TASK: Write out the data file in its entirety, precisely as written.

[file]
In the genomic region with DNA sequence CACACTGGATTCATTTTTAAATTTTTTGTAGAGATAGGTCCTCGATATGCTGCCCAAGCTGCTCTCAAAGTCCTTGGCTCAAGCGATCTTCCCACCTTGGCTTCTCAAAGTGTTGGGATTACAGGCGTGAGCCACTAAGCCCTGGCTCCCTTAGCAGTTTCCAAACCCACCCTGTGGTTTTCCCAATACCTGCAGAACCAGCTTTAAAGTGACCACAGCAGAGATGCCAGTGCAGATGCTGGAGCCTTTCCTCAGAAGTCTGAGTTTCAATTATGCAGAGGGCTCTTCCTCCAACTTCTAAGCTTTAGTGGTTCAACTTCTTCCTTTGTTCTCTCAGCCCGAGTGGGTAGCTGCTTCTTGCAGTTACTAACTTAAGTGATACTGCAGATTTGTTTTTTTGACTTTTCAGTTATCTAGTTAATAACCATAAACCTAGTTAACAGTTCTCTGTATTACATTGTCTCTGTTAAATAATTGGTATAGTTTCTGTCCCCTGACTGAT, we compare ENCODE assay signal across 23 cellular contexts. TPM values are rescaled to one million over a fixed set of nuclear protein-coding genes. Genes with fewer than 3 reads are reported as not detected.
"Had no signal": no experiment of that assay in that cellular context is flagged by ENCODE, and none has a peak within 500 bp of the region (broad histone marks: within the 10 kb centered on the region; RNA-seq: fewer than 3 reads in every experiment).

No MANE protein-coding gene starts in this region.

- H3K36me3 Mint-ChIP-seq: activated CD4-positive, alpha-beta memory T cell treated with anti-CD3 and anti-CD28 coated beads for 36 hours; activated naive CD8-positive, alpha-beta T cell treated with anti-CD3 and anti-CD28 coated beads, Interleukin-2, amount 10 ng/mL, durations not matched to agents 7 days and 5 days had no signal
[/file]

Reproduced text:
In the genomic region with DNA sequence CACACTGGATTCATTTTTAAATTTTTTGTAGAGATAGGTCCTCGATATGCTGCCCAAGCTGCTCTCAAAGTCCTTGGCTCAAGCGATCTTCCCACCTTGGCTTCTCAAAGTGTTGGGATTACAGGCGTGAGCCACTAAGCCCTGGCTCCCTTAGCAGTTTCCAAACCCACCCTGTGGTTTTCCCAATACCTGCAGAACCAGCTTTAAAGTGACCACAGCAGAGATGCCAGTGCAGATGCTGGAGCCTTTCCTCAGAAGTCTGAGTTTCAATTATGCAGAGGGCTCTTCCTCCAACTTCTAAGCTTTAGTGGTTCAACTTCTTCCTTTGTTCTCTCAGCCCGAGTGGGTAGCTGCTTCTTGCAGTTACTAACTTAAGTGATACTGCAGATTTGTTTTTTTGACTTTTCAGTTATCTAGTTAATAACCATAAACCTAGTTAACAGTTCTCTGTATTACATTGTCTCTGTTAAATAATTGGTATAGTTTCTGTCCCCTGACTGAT, we compare ENCODE assay signal across 23 cellular contexts. TPM values are rescaled to one million over a fixed set of nuclear protein-coding genes. Genes with fewer than 3 reads are reported as not detected.
"Had no signal": no experiment of that assay in that cellular context is flagged by ENCODE, and none has a peak within 500 bp of the region (broad histone marks: within the 10 kb centered on the region; RNA-seq: fewer than 3 reads in every experiment).

No MANE protein-coding gene starts in this region.

- H3K36me3 Mint-ChIP-seq: activated CD4-positive, alpha-beta memory T cell treated with anti-CD3 and anti-CD28 coated beads for 36 hours; activated naive CD8-positive, alpha-beta T cell treated with anti-CD3 and anti-CD28 coated beads, Interleukin-2, amount 10 ng/mL, durations not matched to agents 7 days and 5 days had no signal